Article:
Showsight Presents The Lhasa Apso

ЖJasa aRso q&A

with jAn Bruton, Beverly A. drAke, don evAnS, don l. hAnSon, CArolyn herBel, BArBArA SChwArtz & BArBArA (BoBBie) j. wood

BS: Unfortunately, no. There are fewer Lhasas being shown and many of our master breeders are no longer breed- ing. I miss seeing Lhasas that float when they move with beautiful head and tail carriage and flowing coat. BW: Yes, I do feel that Lhasas are better than many years ago in many ways. I have seen a great improvement in balance. Years ago there was a tendency to breed dogs that were too square, but at this time the balance is far more consistent with the standards request for “Longer than tall” or rectangle. I also think bites have improved over the years as I see far fewer scrambled bites. Also the size has become more consistent with most dogs falling into the 10- to 11-inch requirement. I know that we have lost many excellent breeders either through retirement or passing but the breeders that had their bloodlines have continued to produce dogs that are true to their mentors. 5. What do you think new judges misunderstand? JB: Because our numbers are so few, I think it is difficult for new judges to get experience with really good dogs. They seem to have trouble with coats/coat texture. Is it perhaps because correct coat texture is not found on every exhibit so they get very little experience with it? They also need to pay more attention to the expression under the head fall. We don’t like to see down faces, prominent round eyes, close set eyes, too short or too long muzzles, bites too undershot—and the heavy head fall covers up a lot of these head faults that effect expression. BD: New judges tend to judge on how much coat is on the dog and how well it is groomed, instead of correct coat texture, structure, head type and movement. Think also of what this breed was doing in Tibet. Judges should be putting up medium boned dogs, capable of climbing the steps of Tibet. DE: A judge new to Lhasas should not be under the impres- sion that the brevity of the Lhasa standard indicates a lack of important characteristics that are not specifi- cally addressed in the standard. A prime example is that of movement. Although not currently addressed in the standard, a Lhasa should exhibit a smooth and free-flowing gait. There should be no tendency toward hackney or exaggerated lift in the front and there should be good drive from the rear, in balance with the front, without exaggerated kick-up. In addition, one should remember that the breed is a sturdy and moderate one; it is not a Toy breed and should not exhibit Toy charac- teristics. A judge new to Lhasas should also review the ALAC Illustrated Guide to the Standard and if they have questions contact an ALAC-approved breed mentor and/ or the Chairman of the ALAC Judges Education or Breed Standard Committee. DH: One thing in our breed, particularly for new judges who are not familiar with coated breeds, is that our breed can be very illusionary. They can look different on hard sur- face than on the grass; the balance can appear different on the table and on the go; and careful attention must be given on the go—both side gait and the down and back. Judges should always make sure to verify what they find under the hair on the table is realized in movement. CH: New judges may not understand that the coat is double with a distinct difference between the outer coat,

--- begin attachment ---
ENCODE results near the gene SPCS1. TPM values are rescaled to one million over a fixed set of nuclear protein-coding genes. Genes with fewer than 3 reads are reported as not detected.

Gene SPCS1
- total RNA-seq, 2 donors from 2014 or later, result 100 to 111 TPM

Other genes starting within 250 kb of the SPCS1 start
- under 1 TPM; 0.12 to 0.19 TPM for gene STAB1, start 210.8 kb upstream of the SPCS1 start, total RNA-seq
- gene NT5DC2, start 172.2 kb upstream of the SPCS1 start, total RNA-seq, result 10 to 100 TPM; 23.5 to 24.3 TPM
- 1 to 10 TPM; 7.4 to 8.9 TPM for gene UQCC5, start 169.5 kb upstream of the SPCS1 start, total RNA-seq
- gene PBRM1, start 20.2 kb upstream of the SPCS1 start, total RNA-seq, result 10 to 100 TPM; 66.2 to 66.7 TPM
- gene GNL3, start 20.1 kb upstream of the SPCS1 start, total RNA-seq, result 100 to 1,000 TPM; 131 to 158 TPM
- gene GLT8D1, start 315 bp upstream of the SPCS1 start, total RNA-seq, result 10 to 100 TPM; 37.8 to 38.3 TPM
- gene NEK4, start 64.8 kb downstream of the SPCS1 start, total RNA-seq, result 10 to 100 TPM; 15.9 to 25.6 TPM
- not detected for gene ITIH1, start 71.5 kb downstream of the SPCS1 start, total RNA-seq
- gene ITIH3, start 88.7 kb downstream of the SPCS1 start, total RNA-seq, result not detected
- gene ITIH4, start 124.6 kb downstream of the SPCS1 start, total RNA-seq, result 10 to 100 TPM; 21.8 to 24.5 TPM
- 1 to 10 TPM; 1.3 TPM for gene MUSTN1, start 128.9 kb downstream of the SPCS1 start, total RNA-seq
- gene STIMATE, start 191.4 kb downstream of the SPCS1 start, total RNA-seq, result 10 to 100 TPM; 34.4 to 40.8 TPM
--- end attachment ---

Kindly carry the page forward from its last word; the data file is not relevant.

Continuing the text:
which is hard and heavy, and the undercoat, which is short and soft and will shed seasonally. The gait should be normal; it is not supposed to have a high head carriage. BS: There is far more to this breed than coat. You must put your hands on the dogs to appreciate the underlying structure. BW: At this time, I feel sorry for new judges trying to learn our breed, as entries have fallen so far that often they will have none to judge. When they do have some, it’s more like just handing out ribbons to what’s there. New judges need dogs to judge and make decisions based on their knowledge of the breed. They need to see good heads so they know when they see a good head. They need to see correct balance and feel correct coat texture. I know that we have a very brief standard but it does say what we think is important about the breed. It doesn’t mention movement or backline but that doesn’t mean that they shouldn’t move or have a normal level backline. Exhibitors have complained that judges have told them that they didn’t need to move as it wasn’t mentioned in our standard and that is incorrect. Based on our structure described in the standard, they should have a normal, smooth gait with equal reach and drive. 6. Is there anything else you’d like to share? JB: Our standard is light on detail so I think it is important for those trying to learn our breed to study our Illustrated Guide. I personally like to keep the picture of the moving Lhasa Apso on our ALAC logo in my mind, always hoping to find it in the ring—every now and then I do! BD: Anyone owning a Lhasa Apso will tell you, that they are like children. They require consistent discipline. But, what a joy to have in your home. They are very dedicated to their owners and make wonderful companions. DE: The Lhasa should have a good depth of chest extending to or slightly below the elbow and the prosternum should be well developed. With respect to the Lhasa tail, and as presented on the ALAC website (www.lhasaapso.org), the Lhasa Apso has a tail set high enough to enable the tail to be carried well over the back. One should note that tail carriage may be dependent on attitude as well as struc- ture. In the standard, reference is made to "a low carriage of stern is a serious fault." This means the tail should be up and carried well over the back under normal circum- stances. When moving, a Lhasa Apso should carry the tail well over the back, to indicate that the tail can be carried high, but may drop the tail when standing or otherwise bored. The tail should, however, immediately flip up over the back as soon as the Lhasa Apso begins to move. DH: I am extremely fond of this breed. I honor the Lhasa heritage from Tibet and the purpose the breed served. They are extremely smart, and often will get ahead of their owners if not properly trained. But they make wonderful companions and live long, healthy lives. Show dogs need to be properly conditioned, resulting in a fit, properly muscled dog with well-maintained coat. They are wonderful at home and at the show. CH: Often the Apso Standard is referred to as very short and “doesn’t say anything”. My observation is that the precise things that are listed in the standard are not adhered to, so why would more descriptive adjectives be of benefit